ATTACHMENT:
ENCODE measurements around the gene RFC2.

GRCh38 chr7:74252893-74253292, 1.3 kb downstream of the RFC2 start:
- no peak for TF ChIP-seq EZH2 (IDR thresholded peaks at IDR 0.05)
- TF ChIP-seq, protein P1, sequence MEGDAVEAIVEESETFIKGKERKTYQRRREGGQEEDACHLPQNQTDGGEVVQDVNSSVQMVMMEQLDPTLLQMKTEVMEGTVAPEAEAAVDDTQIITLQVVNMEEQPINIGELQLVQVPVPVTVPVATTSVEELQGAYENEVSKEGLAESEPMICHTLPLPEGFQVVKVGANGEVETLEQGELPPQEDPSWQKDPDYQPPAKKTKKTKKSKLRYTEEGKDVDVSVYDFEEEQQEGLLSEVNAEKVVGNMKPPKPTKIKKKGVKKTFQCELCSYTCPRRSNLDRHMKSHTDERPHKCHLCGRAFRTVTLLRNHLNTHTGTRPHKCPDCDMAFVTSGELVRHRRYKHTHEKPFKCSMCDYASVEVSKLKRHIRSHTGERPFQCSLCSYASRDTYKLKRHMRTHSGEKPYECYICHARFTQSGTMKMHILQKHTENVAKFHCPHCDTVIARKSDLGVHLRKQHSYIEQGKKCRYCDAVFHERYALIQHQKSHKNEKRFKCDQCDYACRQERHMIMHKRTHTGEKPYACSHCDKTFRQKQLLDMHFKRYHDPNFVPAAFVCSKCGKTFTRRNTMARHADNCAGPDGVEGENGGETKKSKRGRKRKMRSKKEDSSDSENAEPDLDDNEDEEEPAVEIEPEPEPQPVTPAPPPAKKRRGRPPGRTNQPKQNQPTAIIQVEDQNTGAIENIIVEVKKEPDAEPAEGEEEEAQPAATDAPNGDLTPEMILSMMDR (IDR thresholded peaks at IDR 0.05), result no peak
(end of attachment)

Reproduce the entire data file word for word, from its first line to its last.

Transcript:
ENCODE measurements around the gene RFC2.

GRCh38 chr7:74252893-74253292, 1.3 kb downstream of the RFC2 start:
- no peak for TF ChIP-seq EZH2 (IDR thresholded peaks at IDR 0.05)
- TF ChIP-seq, protein P1, sequence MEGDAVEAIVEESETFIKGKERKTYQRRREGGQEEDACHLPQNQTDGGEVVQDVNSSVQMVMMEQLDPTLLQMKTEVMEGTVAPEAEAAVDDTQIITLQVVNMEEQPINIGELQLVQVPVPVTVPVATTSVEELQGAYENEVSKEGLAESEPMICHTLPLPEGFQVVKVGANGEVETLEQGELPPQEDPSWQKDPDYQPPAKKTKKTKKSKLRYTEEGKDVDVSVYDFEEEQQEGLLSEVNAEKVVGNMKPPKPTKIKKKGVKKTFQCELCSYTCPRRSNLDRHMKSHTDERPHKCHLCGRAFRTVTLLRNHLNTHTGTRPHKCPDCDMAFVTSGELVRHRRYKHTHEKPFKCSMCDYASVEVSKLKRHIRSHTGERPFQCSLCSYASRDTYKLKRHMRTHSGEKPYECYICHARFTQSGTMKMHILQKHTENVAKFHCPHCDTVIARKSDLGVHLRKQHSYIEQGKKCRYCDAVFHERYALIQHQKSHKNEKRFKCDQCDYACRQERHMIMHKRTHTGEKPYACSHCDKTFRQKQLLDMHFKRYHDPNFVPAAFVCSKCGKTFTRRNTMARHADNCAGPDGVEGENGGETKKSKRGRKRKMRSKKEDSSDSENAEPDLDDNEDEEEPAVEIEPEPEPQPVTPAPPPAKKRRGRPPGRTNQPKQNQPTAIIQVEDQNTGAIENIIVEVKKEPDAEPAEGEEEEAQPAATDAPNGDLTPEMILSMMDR (IDR thresholded peaks at IDR 0.05), result no peak